The Borough President led community board employees and volunteers in a rally on Monday to voice their opposition to the proposed budget cuts that some fear will lead to the end of the boards.
On Monday, April 5, Borough President Ruben Diaz, Jr., joined by elected officials from throughout the Bronx, hosted a press conference on the steps of the Bronx County Courthouse, 851 Grand Concourse, to protest the devastating cuts.
“We are here with the community board district managers, chairs and volunteers – because we want to protect our community boards, our community partners,” Diaz said.“With these cuts it seems the mayor is taking the bloodline from the frontlines of democracy.The community boards are where our most vulnerable residents go when they need help or are looking for essential services.”
The proposed budget modifications for the fiscal year 2011 would reduce each community board budget from roughly $207,000 to approximately $144,000.
According to Diaz, less than $2 million would be saved by these cuts.
“I was district manger of Community Board 10 for 26 years,” said Councilman Jimmy Vacca.“We need our community boards and we need for people to fight for our neighborhoods.We need a community based little City Hall because sometimes the big City Hall doesn’t get the picture.We will do all we can to restore these cuts.”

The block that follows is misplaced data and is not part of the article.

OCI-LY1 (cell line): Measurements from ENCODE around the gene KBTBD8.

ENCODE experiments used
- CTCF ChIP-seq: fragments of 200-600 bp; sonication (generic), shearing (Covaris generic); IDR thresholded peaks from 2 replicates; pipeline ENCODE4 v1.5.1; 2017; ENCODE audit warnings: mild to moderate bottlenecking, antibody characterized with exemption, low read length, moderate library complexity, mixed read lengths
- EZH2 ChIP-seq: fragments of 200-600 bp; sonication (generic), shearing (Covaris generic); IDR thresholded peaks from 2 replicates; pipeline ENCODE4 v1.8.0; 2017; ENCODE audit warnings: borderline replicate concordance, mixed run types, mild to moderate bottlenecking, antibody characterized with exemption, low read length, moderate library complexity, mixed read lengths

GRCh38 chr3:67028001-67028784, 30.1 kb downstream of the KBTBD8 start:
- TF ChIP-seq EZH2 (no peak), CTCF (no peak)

Many at the rally dismissed the idea that the mayor’s 311 initiative is an effective replacement for community boards, which were established in 1975 to act as an advisory panel for matters such as land-use and zoning.
Diaz remarked that in the mayor’s inaugural speech he called for volunteerism throughout the city, yet the cuts would dismiss the more than 700 volunteers currently serving on Bronx boardss.
Ken Kearns, district manager of CB10, was pleased with the turnout of the rally and hopes city officials will realize the value of community boards.
“We are equal parts in the city government and should be funded and staffed as such,” said the four-year district manager.
Should the cuts go through, Kearns noted that the board would have to make some difficult decisions about reducing their staffing, hours of operations, and services for the community.
“The community boards are run through volunteers and minimal staffing,” said Kearns.“They really are the best bang for your buck.”